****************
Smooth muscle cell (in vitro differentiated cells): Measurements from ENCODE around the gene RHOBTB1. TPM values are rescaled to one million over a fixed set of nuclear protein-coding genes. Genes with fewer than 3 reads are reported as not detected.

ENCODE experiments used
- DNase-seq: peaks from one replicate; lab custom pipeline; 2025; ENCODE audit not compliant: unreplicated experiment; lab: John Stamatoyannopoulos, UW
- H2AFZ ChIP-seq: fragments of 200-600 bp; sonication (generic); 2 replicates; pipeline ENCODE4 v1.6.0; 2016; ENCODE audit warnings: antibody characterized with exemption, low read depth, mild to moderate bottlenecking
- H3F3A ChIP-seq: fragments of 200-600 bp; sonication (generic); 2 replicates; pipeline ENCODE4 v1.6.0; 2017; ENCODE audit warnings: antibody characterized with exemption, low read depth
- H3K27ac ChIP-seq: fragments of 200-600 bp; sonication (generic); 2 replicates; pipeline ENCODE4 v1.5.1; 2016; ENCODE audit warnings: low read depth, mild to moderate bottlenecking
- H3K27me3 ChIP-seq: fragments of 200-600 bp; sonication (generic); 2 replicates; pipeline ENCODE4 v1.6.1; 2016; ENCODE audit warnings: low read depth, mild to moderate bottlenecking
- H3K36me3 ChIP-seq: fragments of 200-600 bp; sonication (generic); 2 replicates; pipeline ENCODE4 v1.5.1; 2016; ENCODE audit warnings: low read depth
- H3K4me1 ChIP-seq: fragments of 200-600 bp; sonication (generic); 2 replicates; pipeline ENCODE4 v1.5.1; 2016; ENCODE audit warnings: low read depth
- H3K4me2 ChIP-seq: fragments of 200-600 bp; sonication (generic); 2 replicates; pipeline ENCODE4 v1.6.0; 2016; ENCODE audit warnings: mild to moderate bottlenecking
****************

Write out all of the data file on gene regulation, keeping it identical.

Smooth muscle cell (in vitro differentiated cells): Measurements from ENCODE around the gene RHOBTB1. TPM values are rescaled to one million over a fixed set of nuclear protein-coding genes. Genes with fewer than 3 reads are reported as not detected.

ENCODE experiments used
- DNase-seq: peaks from one replicate; lab custom pipeline; 2025; ENCODE audit not compliant: unreplicated experiment; lab: John Stamatoyannopoulos, UW
- H2AFZ ChIP-seq: fragments of 200-600 bp; sonication (generic); 2 replicates; pipeline ENCODE4 v1.6.0; 2016; ENCODE audit warnings: antibody characterized with exemption, low read depth, mild to moderate bottlenecking
- H3F3A ChIP-seq: fragments of 200-600 bp; sonication (generic); 2 replicates; pipeline ENCODE4 v1.6.0; 2017; ENCODE audit warnings: antibody characterized with exemption, low read depth
- H3K27ac ChIP-seq: fragments of 200-600 bp; sonication (generic); 2 replicates; pipeline ENCODE4 v1.5.1; 2016; ENCODE audit warnings: low read depth, mild to moderate bottlenecking
- H3K27me3 ChIP-seq: fragments of 200-600 bp; sonication (generic); 2 replicates; pipeline ENCODE4 v1.6.1; 2016; ENCODE audit warnings: low read depth, mild to moderate bottlenecking
- H3K36me3 ChIP-seq: fragments of 200-600 bp; sonication (generic); 2 replicates; pipeline ENCODE4 v1.5.1; 2016; ENCODE audit warnings: low read depth
- H3K4me1 ChIP-seq: fragments of 200-600 bp; sonication (generic); 2 replicates; pipeline ENCODE4 v1.5.1; 2016; ENCODE audit warnings: low read depth
- H3K4me2 ChIP-seq: fragments of 200-600 bp; sonication (generic); 2 replicates; pipeline ENCODE4 v1.6.0; 2016; ENCODE audit warnings: mild to moderate bottlenecking